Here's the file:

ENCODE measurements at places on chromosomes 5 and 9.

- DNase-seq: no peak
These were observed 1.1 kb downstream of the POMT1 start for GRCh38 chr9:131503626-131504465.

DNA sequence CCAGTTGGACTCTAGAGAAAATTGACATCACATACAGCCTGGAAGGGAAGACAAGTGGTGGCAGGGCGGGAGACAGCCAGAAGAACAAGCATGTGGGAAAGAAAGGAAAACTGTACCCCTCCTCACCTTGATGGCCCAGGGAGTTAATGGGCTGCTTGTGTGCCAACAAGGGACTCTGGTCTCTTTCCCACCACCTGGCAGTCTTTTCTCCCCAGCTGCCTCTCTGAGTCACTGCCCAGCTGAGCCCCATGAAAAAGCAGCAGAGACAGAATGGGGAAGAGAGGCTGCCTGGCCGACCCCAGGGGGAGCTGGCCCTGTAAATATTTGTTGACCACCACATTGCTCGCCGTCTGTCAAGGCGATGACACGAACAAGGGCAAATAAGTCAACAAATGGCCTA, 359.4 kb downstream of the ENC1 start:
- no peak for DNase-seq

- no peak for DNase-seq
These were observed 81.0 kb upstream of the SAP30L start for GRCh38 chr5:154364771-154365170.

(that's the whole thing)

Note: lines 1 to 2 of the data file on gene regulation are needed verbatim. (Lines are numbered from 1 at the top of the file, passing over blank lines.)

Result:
ENCODE measurements at places on chromosomes 5 and 9.

- DNase-seq: no peak